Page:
Hialeah, one of the cities in Florida where Cubans settle most frequently, was identified in 2023 as one of the worst for renting in the United States, despite its popularity among Cubans. “The city projects a modern face and is open to investments, while its residents, mainly employed in manufacturing, construction and maintenance, see how rents rise to unattainable prices for the average salaries,” said El Nuevo Herald last January.

The newspaper cited the complaints of several Cubans, who felt powerless before the real estate boom in the area, while rents exceed $2,000 and continue to rise. The mayor of Hialeah himself, Esteban Bovo, told the newspaper that “a garage converted into an apartment” or “a mobile home” are scandalous solutions to the housing problem in his city and said that he trusted the “self-regulation of the market.”

Life, however, goes elsewhere: the last station of the real estate Way of the Cross are the vehicles illegally converted into “houses.” The local government is targeting those who park mobile homes or trailers – apartments on wheels – for an indefinite time in a parking lot. The authorities have promised a flood of fines and raids, but the measure – aimed at a mainly migrant population accustomed to a difficult life – does not seem destined to prosper.

Translated by Regina Anavy for Translating Cuba

Read more from Cuba here on Havana Times.

8 thoughts on “How Cubans Greet in Miami: How Much Do You Pay for Rent?

  • Circles,

    I totally agree with you. Havana Times is dedicated to issues dealing with Latin America, primarily.

    In one of my posts to Stephen Webster I emphatically pointed that out to him. Bringing Canada into the conversation to ameliorate Cuba’s myriad of economic and social problems is quite frankly, nonsensical.

    Henceforth, I will concentrate my contributions to Cuba.


  • Stephen as I told Stephen Webster, lets shift comments to the subject of articles at hand. This is not a publication dedicated to life in Canada on a shoestring and I am sure there are other publications that focus on that. If you speak with Cubans or Nicaraguans living in Canada, that could be a subject to comment otherwise please stick to the articles you are commenting on.

    Best regards, Circles

    PS: I tried to send this to your email, which appears to not be a real one.

  • Chris and Stephen Webster:

    Extrapolating for the few (two) to argue for the betterment of the majority never works. The argument is self serving.

    Just because the two of you argue that living in reconstituted minivans and even under bridges in the harsh cold Canadian winters is as Chris emphatically states: “ . . . not the most ideal situation, but better than a warm air exhaust of an office building, or under a bridge.” most reasonable people would find your posits exceedingly ludicrous.

    Canadian municipalities are doing their best to remove transients living outdoors in public parks from freezing to death. And, the numbers are many. Many of these under housed suffer from addictions and mental disorders. These homeless people need proper humane housing – not under bridges.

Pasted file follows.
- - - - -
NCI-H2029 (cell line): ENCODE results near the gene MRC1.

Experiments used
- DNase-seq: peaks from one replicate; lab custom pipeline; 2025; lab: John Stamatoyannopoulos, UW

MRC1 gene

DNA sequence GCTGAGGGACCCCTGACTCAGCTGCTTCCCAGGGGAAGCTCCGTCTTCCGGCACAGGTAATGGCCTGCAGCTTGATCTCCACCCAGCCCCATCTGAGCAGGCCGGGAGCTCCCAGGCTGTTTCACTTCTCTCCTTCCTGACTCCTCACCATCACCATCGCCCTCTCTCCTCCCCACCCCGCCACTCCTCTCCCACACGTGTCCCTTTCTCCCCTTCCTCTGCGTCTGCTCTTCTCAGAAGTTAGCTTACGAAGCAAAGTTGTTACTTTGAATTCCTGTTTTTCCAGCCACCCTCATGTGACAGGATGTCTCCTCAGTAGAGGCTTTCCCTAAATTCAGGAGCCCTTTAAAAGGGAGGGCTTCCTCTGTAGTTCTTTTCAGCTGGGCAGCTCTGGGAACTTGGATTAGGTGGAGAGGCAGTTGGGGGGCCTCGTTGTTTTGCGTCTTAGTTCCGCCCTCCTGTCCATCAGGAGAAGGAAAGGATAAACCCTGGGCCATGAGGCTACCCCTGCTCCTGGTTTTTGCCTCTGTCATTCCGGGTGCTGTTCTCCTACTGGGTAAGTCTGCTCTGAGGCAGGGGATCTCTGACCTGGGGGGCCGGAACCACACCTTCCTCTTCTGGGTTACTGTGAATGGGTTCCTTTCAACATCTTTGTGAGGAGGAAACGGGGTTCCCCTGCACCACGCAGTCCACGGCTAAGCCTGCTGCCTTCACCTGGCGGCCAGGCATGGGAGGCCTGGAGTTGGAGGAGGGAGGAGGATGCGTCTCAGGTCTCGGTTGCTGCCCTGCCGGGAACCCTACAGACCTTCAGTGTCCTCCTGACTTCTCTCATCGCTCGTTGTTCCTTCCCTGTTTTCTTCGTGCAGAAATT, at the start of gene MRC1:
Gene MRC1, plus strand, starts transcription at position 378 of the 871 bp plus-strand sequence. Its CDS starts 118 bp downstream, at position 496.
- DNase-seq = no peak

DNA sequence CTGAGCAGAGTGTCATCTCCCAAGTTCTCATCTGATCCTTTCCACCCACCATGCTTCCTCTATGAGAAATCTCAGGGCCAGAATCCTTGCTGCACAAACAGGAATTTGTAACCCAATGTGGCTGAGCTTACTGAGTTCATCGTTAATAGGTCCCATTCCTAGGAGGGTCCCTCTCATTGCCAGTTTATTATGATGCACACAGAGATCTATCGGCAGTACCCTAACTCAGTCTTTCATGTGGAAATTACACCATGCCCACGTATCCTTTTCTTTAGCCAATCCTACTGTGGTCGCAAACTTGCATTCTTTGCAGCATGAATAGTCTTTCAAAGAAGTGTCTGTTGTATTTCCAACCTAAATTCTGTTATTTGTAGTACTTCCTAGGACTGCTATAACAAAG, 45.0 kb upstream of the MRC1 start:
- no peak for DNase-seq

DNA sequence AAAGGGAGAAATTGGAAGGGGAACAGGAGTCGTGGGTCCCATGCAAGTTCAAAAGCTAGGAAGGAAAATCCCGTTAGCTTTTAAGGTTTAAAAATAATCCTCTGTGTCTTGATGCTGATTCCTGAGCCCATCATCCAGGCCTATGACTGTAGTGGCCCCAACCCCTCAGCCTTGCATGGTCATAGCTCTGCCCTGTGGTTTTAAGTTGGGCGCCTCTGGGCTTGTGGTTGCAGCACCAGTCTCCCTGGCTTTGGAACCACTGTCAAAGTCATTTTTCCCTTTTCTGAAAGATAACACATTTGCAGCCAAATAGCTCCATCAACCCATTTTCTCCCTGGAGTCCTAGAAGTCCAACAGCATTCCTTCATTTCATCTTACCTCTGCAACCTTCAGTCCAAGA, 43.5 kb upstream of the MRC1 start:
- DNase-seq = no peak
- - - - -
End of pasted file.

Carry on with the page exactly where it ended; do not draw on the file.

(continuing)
The thesis of the article is expensive accommodations. In Canada, accommodation expenses are extremely high; however, that does not mean living in the freezing Canadian outdoors is the solution that the two of you find so accommodating.

    Canadian municipalities are providing hospitable humane living conditions for those who cannot afford proper housing.

  • ……*Stephen are you even sane? *
    Stephen ( just Stephen).
    Let’s face reality, there are folks living in vans, motorhomes, trailers in N America, not the most ideal situation, but better than a warm air exhaust of an office building, or under a bridge.
    I spent one winter in a 30 ft trailer in Northern Ontario ( by choice) was not that bad.

  • I live in tent encampment with many other people we have propane and diesel heaters Stephen give a place to send the pics or look up Stephen webster homeless on the internet or what app

  • Thank you, Stephen for your Reply, to Mr. Webster, I could Not have said better. Life for Cubans can be Very Difficult once they get off the island & yes Cost of living is Crazy wherever we go & if we have Bad Life choices in the past will Not Help.

  • Stephen Webster writes: “This is how many people with children live in Canada and the United States or Mexico.” Readers, what has been stated is completely false particularly in Canada.

    Stephen, produce some documented evidence to substantiate your preposterous, unsubstantiated claims. Without some simple evidence you are simply spouting whatever is swirling in your head.

    In cold weather Canada, where in the winter the temperature falls well below zero degrees Celsius and in the north where temperatures hover around minus 10 to minus 30 degrees below freezing sleeping in a minivan is Stephen’s solution for accommodations. Can you believe that?

    Stephen are you even sane?

  • I tell people to buy a old minivan for about $1200U S or $1700 cd insurance is about $100 a month put 2 solar panels on the roof and a extra car battery. This is how many people with children live in Canada and the United States or Mexico. It is much easier than paying rent and that way can afford good food and still send money back to the family in another country
    I see encampment of often more than 200 in ont Canada that work on
    Construction or walmart.